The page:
Socially Responsible Investment (SRI) firms often support individual directors on the boards of portfolio companies, even when those same individuals are deeply implicated in the dirty and dangerous industries from which SRI recoils.
In the latest director voting disclosures it was revealed that Domini Social Investments, one of the nation’s leading socially responsible investment companies, voted in support of 57 individual directors that also happen to hold board level positions in various arms manufacturing, defense contracting and nuclear energy companies.
While it is unfair to single out Domini Social Investments, since they are widely recognised as one of the leading lights in the SRI industry, the case study is intended to raise general questions concerning the application of socially responsible voting principles to director nominations.
As a socially responsible investment (SRI) company, Domini Social Investments is very careful about where it invests. Domini applies a set of inclusionary and exclusionary screening criteria to its index of 400 stocks (Domini 400 Social IndexSM).
Domini also engages in shareholder activism by sponsoring or co-sponsoring shareholder resolutions and by voting in accordance with its publicly disclosed voting guidelines for principled decision making on human rights, environment and corporate governance issues.
In board elections Domini applies a number of governance-related considerations to candidates: board attendance, board diversity, board independence, independent chairperson, independent committees, and number of other directorships.
However, board candidates are not evaluated on the same social criteria as are applied to shareholder and other management-sponsored resolutions. Domini is not alone in this regard, but this does highlight a massive gap in the SRI industry: individual accountability of board nominees.
I applied Domini’s weapons and nuclear power screens to board elections reported in Domini’s first N-PX filing (24 August 2004)1 to identify nominees that were supported in their elections to Domini 400 socially screened company boards, but who hold leadership positions at companies in the weapons and nuclear power industries.
Sixty-nine weapons, defense and nuclear power companies were identified that would have been excluded from the Domini index based on the criteria provided at the Domini website. Some of these companies, for instance, Lockheed Martin, Northrop Grumman, Raytheon, FPL, Unicom and Stone & Webster are explicitly mentioned at the Domini website where the screens are explained.
Directors of these companies accounted for 103 nominations in the board elections of Domini Social Investment Fund’s portfolio companies. In 72 cases (70%), Domini Social Investment Fund voted in support of the nominee. The 72 nominations supported are accounted for by 57 individuals.
Some of these individuals are CEO-Chairpersons of the boards of the excluded companies: Marshall Larsen is CEO-Chair of Goodrich Corp, an aerospace and defense company (nominated to the board of Lowe and supported by Domini), Nicholas Chabraja is CEO-Chair of General Dynamics Corp, an aerospace and defense company (nominated to the board of Ceridian Corp. and supported by Domini), John Rowe is CEO-Chair of Exelon, a nuclear power plant owner and operator (nominated to the boards of Unemprovident, where support was withheld, Sunoco and Northern Trust Corp., where Domini supported his nomination) and Lewis Campbell is CEO-Chair of Textron, a defense supplier (nominated to the board of Dow Jones & Co, where his nomination was supported by Domini).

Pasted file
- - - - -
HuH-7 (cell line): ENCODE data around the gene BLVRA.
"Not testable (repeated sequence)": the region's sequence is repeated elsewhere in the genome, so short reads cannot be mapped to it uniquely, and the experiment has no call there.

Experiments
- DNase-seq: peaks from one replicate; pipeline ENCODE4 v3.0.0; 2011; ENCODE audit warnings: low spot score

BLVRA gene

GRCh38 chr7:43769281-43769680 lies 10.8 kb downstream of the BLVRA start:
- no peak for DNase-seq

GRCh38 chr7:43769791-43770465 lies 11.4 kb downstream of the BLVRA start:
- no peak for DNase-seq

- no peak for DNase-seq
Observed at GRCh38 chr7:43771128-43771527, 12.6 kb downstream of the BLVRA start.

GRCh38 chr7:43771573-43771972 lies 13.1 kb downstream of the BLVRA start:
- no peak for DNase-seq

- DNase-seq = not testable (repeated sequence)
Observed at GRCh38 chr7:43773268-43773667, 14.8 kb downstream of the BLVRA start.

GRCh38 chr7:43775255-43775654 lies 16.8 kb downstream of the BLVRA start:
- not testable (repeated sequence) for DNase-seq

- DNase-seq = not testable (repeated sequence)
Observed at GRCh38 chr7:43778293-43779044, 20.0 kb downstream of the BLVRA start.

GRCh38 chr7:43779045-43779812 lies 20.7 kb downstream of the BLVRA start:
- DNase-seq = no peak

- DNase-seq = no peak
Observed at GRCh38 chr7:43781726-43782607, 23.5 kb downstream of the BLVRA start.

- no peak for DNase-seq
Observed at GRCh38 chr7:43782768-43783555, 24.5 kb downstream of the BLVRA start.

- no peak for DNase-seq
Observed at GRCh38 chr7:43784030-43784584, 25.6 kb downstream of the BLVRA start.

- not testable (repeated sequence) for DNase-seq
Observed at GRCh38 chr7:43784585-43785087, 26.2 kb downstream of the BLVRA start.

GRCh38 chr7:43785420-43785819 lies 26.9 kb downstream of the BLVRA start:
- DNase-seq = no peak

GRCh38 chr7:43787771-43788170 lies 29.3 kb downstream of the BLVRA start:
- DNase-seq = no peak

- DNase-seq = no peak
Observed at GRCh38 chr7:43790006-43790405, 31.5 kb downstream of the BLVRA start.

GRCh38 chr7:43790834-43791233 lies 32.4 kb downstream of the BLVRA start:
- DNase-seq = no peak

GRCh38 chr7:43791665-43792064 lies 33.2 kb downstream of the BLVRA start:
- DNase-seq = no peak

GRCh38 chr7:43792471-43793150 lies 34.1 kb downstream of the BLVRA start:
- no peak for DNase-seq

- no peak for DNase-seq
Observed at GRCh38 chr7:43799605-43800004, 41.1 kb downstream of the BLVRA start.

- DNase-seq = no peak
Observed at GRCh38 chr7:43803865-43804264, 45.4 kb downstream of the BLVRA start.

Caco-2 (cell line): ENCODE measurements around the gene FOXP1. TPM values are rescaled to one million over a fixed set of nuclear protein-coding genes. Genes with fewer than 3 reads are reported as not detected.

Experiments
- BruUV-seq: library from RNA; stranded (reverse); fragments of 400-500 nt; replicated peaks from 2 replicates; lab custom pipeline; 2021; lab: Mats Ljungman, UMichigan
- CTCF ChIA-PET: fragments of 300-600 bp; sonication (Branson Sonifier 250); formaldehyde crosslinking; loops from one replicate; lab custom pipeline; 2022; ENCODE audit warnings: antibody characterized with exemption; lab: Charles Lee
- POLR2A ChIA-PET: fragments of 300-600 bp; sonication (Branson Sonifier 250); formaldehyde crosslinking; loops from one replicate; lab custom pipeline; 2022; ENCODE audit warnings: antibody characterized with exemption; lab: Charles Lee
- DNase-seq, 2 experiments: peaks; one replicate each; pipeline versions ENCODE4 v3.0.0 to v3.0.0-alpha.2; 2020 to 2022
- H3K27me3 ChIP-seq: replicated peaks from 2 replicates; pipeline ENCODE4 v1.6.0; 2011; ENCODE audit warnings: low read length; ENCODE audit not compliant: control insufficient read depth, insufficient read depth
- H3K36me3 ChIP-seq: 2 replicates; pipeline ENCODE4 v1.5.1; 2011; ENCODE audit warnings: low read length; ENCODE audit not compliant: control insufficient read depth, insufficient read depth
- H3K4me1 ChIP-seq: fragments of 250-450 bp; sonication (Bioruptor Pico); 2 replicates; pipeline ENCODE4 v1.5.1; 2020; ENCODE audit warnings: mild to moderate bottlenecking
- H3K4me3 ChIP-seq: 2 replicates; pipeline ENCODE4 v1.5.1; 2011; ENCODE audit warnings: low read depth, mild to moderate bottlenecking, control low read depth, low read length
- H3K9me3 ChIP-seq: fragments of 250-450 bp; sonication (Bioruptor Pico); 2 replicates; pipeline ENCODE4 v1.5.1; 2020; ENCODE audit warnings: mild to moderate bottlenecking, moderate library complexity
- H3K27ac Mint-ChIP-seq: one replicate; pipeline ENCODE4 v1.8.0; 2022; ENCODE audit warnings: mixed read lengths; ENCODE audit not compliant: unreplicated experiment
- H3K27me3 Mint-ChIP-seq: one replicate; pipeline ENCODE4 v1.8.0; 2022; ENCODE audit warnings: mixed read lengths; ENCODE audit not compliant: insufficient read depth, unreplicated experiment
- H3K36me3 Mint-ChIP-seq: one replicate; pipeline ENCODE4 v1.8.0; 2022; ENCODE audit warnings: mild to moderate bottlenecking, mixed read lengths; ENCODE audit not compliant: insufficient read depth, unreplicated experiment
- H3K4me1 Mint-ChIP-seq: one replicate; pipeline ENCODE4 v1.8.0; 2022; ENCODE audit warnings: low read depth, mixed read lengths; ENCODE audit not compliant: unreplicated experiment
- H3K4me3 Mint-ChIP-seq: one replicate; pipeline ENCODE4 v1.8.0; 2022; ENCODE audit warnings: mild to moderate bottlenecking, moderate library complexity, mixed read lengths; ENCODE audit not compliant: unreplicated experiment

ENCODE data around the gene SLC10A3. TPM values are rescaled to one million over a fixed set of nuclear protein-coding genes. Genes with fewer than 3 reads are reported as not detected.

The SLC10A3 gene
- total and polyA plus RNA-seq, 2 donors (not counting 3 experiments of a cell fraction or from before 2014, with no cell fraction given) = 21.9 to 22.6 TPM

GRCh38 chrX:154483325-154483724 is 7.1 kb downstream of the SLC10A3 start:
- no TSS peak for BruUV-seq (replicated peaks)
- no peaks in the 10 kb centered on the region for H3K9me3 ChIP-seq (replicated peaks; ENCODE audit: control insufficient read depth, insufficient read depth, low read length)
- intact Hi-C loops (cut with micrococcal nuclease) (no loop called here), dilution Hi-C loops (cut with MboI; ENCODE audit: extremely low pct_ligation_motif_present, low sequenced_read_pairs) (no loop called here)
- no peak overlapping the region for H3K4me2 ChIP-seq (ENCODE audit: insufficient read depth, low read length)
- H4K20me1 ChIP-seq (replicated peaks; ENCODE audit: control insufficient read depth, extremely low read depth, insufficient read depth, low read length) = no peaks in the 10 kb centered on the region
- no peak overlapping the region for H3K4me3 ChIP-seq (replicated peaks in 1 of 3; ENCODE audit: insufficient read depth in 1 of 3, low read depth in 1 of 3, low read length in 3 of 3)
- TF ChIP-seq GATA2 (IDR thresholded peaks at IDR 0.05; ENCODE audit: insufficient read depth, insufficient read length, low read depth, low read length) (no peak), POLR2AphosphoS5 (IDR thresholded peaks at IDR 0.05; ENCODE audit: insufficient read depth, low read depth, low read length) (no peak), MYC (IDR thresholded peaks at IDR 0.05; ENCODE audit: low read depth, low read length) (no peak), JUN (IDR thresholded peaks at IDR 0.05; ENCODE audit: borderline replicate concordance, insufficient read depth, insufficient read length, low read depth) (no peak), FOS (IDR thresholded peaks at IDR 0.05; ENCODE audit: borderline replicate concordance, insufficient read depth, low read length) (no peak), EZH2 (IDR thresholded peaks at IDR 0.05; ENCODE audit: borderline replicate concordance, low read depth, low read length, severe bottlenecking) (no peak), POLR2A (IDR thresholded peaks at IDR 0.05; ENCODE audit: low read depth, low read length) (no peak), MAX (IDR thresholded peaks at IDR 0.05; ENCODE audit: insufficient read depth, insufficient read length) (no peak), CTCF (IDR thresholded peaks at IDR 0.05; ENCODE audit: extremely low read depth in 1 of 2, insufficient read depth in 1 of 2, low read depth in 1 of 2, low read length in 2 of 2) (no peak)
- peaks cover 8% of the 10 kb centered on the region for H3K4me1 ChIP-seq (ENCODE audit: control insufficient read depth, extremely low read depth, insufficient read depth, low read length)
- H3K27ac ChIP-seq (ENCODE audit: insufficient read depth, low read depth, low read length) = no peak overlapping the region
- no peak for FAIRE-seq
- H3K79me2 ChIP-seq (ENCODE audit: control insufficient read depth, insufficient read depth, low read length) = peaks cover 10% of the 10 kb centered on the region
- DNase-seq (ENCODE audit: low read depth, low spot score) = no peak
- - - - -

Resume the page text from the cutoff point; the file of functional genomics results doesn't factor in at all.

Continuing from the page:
Chairperson of Alliant Techsystems, an aerospace and defense company, Admiral Paul Miller is also amongst those supported by Domini in his nomination to a Domini portfolio company board (Donaldson Co.). Admiral Joseph W. Prueher is on the board of Fluor Corp, a defense contractor, and was on the board of Integrated Defense Technologies, and aerospace and defense firm, until it was acquired by DRS Technologies in 2003. He was supported in his nomination to the board of Merrill Lynch & Co.
Mayo Shattuck, CEO, Chairman and President of Constellation Energy, a nuclear power plant owner and operator, is also a director of the Nuclear Energy Institute, the US membership organization and lobby group for the Nuclear Energy industry. His nomination to the board of Gap, Inc., was supported. Support for his nomination to Capital One was withheld. John Deutch, director of Raytheon since 1998, was director of the United States Central Intelligence Agency from 1995 to 1996, Deputy Secretary of Defense from 1994 to 1995 and Undersecretary of Defense, Acquisition and Technology from 1993 to 1994. His nomination to the board of Cummins Inc. was supported by Domini.
This analysis is intended to raise the following questions:
If the motive for SRI is social conscience, should the champions of nuclear energy and the arms industry receive the stamp of approval from SRI shareholders concerned about these very issues and not prepared to allow their investments to flow into these operations?
If the motive for SRI is to change the way that businesses operate, would the market for corporate leadership respond if candidates for corporate leadership positions were evaluated on social principles?
If the motive for SRI is long-run returns based on strong stakeholder relations, are the captains of corporations that violate stakeholder relations the best representatives of the screened portfolio corporation in relations with stakeholders?
1This covers voting, from July 2003 to June 2004, at Domini’s portfolio of 400 socially screened stocks comprising the Domini Social Equity Fund.